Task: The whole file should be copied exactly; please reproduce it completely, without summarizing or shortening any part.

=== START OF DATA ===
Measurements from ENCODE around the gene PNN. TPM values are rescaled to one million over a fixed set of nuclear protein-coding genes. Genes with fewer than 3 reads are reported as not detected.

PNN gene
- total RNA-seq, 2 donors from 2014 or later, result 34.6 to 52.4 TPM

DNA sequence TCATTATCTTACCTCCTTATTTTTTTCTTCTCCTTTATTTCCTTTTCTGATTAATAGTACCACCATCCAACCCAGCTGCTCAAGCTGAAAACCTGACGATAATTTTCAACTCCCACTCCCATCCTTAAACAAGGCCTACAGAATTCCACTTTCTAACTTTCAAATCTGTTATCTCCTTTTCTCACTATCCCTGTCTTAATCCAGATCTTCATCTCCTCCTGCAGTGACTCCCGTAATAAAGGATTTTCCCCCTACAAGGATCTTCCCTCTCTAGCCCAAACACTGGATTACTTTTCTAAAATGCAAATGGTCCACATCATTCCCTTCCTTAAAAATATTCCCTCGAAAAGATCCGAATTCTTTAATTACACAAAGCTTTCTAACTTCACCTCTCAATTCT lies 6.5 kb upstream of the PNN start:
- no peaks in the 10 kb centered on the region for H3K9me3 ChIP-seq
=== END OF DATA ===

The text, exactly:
Measurements from ENCODE around the gene PNN. TPM values are rescaled to one million over a fixed set of nuclear protein-coding genes. Genes with fewer than 3 reads are reported as not detected.

PNN gene
- total RNA-seq, 2 donors from 2014 or later, result 34.6 to 52.4 TPM

DNA sequence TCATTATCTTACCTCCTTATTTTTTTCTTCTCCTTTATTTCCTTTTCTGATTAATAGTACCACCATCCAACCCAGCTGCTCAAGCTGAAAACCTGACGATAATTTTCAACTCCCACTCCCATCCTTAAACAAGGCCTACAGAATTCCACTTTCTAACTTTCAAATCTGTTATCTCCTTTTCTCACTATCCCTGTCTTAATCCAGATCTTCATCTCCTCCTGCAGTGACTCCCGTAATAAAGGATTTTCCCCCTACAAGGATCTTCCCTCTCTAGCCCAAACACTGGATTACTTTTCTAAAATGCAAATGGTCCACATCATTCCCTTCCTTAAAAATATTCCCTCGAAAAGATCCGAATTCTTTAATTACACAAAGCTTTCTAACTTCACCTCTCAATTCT lies 6.5 kb upstream of the PNN start:
- no peaks in the 10 kb centered on the region for H3K9me3 ChIP-seq